By John Chuckman
[I] wrote previously of a second great mystery surrounding the disappearance over the Indian Ocean of Malaysian Airlines Flight 370, and that second great mystery is the United States’ utter silence surrounding its disappearance, despite its being the very nation able to offer the best information from the world’s most sophisticated radars and spy satellites. There can be no question that the United States gathered data on that catastrophe because its military and intelligence surveillance is unblinking. The fact that we did not hear a word from America, and still do not, can only mean its government wants the event, like the airplane itself, to sink, in this case into public forgetfulness.
Now we have a second Malaysian Airliner destroyed (its national origin is presumably sheer coincidence), Flight MH17, this time at a location from which the wreckage was recoverable. The American press immediately jumped to the conclusion that a Russian high-altitude anti-aircraft missile called BUK was responsible, which surely reflected nothing more than suggestive whispers from American intelligence since no evidence was offered. The altitude of the plane before it was destroyed excluded other ground-based missiles.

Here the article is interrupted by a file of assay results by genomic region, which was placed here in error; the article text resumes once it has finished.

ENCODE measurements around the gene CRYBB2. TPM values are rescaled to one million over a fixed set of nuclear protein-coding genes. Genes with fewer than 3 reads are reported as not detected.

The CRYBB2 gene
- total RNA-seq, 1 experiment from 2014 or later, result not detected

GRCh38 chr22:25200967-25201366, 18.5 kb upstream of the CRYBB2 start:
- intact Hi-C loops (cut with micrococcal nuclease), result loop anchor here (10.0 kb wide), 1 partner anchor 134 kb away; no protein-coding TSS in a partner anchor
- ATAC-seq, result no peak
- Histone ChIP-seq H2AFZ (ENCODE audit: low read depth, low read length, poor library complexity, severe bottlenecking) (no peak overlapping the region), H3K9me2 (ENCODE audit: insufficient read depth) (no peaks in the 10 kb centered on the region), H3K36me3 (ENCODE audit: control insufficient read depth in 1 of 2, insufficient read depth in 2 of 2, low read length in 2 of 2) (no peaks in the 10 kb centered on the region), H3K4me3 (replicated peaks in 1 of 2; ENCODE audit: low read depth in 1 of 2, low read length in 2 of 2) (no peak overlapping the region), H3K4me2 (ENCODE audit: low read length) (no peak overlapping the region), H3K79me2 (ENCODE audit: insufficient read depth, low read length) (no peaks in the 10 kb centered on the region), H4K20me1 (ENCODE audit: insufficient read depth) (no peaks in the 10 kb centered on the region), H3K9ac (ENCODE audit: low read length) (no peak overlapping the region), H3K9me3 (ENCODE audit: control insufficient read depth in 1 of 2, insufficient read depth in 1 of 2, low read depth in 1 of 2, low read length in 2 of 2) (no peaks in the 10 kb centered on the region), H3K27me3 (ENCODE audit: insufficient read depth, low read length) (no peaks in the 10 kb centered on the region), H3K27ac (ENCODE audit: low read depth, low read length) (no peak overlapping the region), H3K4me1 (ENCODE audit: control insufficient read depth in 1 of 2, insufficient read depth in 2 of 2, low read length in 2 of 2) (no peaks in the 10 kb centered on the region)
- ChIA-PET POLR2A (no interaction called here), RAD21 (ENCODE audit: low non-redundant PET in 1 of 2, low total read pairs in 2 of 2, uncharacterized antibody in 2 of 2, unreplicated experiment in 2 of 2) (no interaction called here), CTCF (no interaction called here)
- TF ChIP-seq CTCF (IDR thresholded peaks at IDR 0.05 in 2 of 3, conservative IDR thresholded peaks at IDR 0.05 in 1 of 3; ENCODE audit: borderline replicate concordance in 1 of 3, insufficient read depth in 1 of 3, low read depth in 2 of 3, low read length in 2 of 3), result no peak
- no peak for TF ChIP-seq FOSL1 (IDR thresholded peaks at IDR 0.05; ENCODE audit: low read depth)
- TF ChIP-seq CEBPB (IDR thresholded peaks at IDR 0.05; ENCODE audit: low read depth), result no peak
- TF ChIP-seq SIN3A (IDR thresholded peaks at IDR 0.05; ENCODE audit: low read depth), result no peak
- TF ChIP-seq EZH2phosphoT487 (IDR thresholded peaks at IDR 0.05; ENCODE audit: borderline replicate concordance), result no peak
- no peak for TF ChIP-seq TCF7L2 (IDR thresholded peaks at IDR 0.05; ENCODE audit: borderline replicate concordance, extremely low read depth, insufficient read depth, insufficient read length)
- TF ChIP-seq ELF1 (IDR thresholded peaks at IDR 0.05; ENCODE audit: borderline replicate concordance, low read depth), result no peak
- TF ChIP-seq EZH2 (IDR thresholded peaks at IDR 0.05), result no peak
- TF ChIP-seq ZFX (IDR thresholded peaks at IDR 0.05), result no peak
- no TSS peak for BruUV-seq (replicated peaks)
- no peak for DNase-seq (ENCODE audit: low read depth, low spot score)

We have said it before: Blaming Russia for the tragedy fails the essential cui bono test. Who really stood to gain?
But Russia had no possible motive for attacking the airliner, and, indeed, the unfortunate event has only served as fodder for a Western press eager to declare Russia a new threat to the world. The Russian-speakers of eastern Ukraine who broke away from that country’s new American-installed government simply do not have this missile in their arsenal, but Ukraine’s government definitely does. These basic facts demonstrate the inappropriateness of the American press’s early suggestions, but we know that in the disinformation business the first one out with even a remotely plausible story repeated loudly enough leaves a lasting impression, as witness the sad fact that polls show a sizable proportion of Americans yet believe Saddam Hussein hid terrible weapons.
Despite the wreck’s physical accessibility, there were substantial delays getting investigators to it as Ukraine’s new government pressed attacks against its own eastern, Russian-speaking population. We cannot know, but the long delay may well have permitted sanitizing of the crash site. When able to access the site, experts found the flight recorders intact, but, to this writing, nothing from those recorders has been made public. I don’t recall another case of a major crash when at least some information from an intact flight recorder was not made public quickly. After all, the principle behind such data is to discover problems for civilian aviation, enabling others to avoid them. The data, under international civil aviation agreements, is not anyone’s private property, it is to be shared with all in a timely fashion.